Advances in Resins and Films Reach the Market

July 1, 1998

5 Min Read
Advances in Resins and Films Reach the Market


From the July issue of Medical Product Manufacturing News

Advances in Resins and Films Reach the Market

Packaging materials are becoming stronger and lighter

A new version of Tyvek from DuPont (Wilmington, DE) spearheads the new materials either recently introduced or coming out later this year. The new Tyvek, a high-density polyethylene, is the first new style for medical packaging that DuPont has introduced in 20 years, says Michael Scholla, segment leader. It is expected to debut in July.

The material's lower basis weight is the main improvement from its predecessors. While the 1073B style carries a basis weight of 2.2 oz/sq yd, and the 1059B has one of 1.9 oz/sq yd, the new version is 1.6 oz/sq yd. "The style has been designed specifically for form, fill, and seal applications and improved bar code readability," Scholla says. "There are lots of things this could impact."

9807p17a.jpgDow Plastics' syndiotactic polystyrene, a semicrystalline polymer, is one of the films and resins that have been recently introduced.

Dow Plastics (Midland, MI) recently introduced a metallocene polyethylene film, MDF 7200, which could become an alternative to polyvinyl chloride (PVC). Future generations are in the works. "It has a number of properties superior to PVC," says Bruce Lipsitt, development leader. "It has the same softness and flexibility as PVC, but with superior tear strength and tensile strength. It has better puncture resistance and impact resistance. It allows the user to downgauge to a center-gauge, producing a higher yield than PVC."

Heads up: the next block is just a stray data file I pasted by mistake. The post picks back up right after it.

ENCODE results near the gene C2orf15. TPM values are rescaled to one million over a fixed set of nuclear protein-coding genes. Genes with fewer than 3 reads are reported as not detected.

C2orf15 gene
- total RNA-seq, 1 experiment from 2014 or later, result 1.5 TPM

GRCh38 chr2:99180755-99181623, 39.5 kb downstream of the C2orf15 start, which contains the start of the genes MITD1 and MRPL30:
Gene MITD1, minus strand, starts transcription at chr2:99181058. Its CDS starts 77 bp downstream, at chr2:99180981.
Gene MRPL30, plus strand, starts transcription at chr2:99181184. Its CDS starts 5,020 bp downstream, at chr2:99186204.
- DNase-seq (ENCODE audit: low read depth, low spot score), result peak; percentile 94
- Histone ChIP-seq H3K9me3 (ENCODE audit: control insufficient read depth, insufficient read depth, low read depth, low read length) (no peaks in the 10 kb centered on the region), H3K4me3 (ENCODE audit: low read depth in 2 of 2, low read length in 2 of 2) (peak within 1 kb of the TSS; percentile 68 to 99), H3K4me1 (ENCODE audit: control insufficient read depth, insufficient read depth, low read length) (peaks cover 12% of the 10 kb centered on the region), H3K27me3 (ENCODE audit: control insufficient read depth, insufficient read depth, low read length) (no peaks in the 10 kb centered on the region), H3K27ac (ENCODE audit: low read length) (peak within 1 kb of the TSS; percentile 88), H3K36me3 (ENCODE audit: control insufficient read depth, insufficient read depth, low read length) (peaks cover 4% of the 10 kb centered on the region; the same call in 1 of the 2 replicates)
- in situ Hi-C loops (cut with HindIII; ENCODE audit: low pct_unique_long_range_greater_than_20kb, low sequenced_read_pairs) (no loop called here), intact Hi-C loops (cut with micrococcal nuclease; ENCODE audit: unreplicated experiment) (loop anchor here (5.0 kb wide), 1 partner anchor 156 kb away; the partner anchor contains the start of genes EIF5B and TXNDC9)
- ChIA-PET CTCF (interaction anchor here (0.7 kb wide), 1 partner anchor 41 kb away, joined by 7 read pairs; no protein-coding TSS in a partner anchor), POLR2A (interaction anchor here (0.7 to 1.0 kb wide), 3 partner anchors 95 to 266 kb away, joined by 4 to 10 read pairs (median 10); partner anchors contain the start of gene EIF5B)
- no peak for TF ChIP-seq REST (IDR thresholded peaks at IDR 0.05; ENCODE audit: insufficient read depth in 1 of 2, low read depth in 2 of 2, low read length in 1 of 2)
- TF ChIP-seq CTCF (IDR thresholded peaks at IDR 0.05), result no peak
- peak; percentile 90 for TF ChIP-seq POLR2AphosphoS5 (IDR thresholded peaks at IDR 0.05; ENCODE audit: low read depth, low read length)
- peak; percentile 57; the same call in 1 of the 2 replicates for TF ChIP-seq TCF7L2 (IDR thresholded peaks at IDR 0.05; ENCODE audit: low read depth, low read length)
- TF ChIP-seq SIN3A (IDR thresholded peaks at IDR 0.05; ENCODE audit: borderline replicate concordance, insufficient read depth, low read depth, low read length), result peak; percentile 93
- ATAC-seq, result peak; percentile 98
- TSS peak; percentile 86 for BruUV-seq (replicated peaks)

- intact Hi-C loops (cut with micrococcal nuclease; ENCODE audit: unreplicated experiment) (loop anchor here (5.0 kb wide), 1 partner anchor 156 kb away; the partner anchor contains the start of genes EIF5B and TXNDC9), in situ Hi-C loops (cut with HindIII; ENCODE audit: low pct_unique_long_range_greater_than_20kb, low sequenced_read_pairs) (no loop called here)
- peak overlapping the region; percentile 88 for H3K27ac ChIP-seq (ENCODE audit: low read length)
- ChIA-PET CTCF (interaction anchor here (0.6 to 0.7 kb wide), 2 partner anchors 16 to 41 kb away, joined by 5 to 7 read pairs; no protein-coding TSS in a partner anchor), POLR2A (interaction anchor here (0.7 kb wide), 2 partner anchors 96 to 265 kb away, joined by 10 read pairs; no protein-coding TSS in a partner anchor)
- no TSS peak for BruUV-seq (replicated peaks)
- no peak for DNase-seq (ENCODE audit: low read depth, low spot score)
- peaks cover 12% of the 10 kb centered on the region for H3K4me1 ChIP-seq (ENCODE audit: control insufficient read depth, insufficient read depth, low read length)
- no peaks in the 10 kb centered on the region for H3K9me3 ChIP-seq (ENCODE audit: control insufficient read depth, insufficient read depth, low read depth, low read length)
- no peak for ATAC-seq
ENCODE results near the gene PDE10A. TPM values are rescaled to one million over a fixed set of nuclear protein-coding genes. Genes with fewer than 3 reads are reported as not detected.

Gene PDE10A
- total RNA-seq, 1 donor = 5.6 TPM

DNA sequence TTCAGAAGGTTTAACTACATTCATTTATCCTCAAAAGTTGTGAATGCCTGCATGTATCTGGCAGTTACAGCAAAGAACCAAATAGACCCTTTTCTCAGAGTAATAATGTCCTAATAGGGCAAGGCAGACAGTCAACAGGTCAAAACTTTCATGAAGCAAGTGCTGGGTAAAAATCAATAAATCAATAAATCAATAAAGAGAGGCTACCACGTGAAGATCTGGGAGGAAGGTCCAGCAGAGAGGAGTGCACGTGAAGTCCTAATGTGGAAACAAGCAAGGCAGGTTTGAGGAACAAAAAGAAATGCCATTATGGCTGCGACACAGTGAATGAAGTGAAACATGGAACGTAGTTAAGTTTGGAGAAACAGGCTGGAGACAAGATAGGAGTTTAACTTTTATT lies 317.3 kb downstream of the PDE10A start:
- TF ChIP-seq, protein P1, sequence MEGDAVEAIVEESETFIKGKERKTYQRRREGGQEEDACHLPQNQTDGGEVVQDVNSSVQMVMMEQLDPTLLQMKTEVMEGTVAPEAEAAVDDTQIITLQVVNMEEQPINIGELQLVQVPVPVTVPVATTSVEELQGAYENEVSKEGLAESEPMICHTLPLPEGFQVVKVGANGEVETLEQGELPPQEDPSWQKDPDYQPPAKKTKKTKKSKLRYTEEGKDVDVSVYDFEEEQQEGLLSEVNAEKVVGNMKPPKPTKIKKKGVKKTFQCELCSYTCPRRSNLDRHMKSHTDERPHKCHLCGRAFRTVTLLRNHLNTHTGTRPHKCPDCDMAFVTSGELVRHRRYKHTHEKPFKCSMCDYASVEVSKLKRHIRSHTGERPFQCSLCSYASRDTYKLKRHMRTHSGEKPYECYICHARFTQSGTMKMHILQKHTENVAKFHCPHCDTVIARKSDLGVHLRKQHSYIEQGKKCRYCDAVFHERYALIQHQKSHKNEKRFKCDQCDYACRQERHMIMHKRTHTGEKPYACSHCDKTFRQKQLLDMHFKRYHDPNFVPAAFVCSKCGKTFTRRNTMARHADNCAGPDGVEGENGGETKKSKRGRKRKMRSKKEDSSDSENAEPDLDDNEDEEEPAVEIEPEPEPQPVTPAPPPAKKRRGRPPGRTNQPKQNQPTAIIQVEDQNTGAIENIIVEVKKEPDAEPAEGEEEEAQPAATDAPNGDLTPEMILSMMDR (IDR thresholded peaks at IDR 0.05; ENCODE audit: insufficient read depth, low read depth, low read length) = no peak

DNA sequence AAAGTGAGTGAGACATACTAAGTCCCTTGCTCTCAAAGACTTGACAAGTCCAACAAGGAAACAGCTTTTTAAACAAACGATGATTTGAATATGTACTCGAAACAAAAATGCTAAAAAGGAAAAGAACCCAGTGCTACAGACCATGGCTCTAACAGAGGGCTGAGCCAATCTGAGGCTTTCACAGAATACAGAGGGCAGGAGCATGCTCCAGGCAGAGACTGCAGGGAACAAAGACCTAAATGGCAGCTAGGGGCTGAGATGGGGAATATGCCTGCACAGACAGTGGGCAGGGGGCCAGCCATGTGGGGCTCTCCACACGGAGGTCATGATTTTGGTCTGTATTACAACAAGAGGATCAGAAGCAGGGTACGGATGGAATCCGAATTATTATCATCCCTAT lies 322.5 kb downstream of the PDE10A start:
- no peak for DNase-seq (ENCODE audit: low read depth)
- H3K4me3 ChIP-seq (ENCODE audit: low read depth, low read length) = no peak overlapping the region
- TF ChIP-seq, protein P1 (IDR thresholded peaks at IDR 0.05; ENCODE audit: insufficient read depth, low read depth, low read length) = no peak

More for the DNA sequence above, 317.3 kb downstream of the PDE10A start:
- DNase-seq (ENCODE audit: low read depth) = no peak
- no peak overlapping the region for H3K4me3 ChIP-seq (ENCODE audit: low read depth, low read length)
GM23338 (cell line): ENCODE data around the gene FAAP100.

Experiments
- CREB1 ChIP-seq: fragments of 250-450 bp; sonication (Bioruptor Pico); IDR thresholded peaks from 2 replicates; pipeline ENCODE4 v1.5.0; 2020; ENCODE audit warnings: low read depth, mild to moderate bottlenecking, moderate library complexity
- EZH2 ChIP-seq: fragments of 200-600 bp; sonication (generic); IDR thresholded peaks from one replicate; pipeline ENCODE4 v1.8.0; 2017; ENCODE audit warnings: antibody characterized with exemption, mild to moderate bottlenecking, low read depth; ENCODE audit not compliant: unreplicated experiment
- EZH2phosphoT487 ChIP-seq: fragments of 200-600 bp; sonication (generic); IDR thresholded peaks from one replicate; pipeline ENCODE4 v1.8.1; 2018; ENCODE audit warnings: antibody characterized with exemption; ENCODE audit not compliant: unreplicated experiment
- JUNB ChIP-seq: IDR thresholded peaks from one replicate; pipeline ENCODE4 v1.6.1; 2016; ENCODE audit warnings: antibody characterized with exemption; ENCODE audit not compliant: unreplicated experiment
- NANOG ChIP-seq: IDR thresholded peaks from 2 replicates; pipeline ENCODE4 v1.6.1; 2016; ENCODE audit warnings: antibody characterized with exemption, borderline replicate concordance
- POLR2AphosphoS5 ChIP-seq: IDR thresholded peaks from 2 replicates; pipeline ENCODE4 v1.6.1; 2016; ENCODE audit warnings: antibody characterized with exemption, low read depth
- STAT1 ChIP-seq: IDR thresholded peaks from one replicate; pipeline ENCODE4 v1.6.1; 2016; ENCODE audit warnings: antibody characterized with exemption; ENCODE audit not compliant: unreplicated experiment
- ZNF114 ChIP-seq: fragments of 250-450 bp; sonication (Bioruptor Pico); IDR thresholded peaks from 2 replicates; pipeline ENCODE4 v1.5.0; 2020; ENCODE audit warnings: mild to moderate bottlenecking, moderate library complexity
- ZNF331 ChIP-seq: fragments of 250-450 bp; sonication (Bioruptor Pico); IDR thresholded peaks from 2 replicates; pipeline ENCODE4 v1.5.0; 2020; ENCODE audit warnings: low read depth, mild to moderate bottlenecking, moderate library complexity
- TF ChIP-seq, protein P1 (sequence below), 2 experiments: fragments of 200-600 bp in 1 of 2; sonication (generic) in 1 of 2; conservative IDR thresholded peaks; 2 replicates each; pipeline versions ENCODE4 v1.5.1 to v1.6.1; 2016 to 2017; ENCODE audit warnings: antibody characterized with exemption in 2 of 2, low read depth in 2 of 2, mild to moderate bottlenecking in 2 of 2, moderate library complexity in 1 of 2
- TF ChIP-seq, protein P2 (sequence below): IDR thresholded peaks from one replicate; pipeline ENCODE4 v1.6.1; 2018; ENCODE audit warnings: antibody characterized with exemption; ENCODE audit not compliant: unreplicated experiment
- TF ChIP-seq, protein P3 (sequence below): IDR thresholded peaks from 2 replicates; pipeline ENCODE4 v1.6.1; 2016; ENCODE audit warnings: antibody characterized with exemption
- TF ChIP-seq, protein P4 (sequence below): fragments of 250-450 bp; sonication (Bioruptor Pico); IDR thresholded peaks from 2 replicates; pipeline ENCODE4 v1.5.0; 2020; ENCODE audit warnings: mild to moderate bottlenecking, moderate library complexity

Bags and inflated devices are its primary applications, according to Lipsitt. "But it cannot be steam sterilized, so that limits some of its applications," he says.

Dow has also debuted syndiotactic polystyrene (SPS), a semicrystalline polymer synthesized from a styrene monomer using a metallocene or other single-site catalyst. SPS products differ from other amorphous styrenic materials because of a high melting point, resistance to moisture, good chemical resistance, and a high degree of dimensional stability, says Nancy Hermanson, medical product technical leader.

A paper presented by Hermanson and a colleague showed SPS can be sterilized by repeated autoclave cycles, gamma radiation, and EtO. In addition, the resins can fill thin-walled parts without excessive injection pressures. Applications include reusable surgical instruments, dental equipment, and sterilization trays, Hermanson says.

Earlier this year, Perfecseal (Philadelphia) introduced PerfecFlex ShieLLD, a linear low-density polyethylene (LLDPE) film, its first using catalyst technology. The film can be produced at a 3-mil gauge, and is 150% stronger than conventional 4-mil LLDPE film, the company says. And when produced at 4 mil, the product is 238% stronger.

Using the product at 3 mil means the manufacturer uses less material per package, leading to packaging source reduction and lower freight costs, according to Perfecseal. Applications include heavy trays and header bag packaging for large devices.

The greater strength derives from the narrow or controlled molecular weight distribution of the polyethylene polymer. Specialized equipment is required to produce the film, which cannot be processed using conventional extrusion machinery.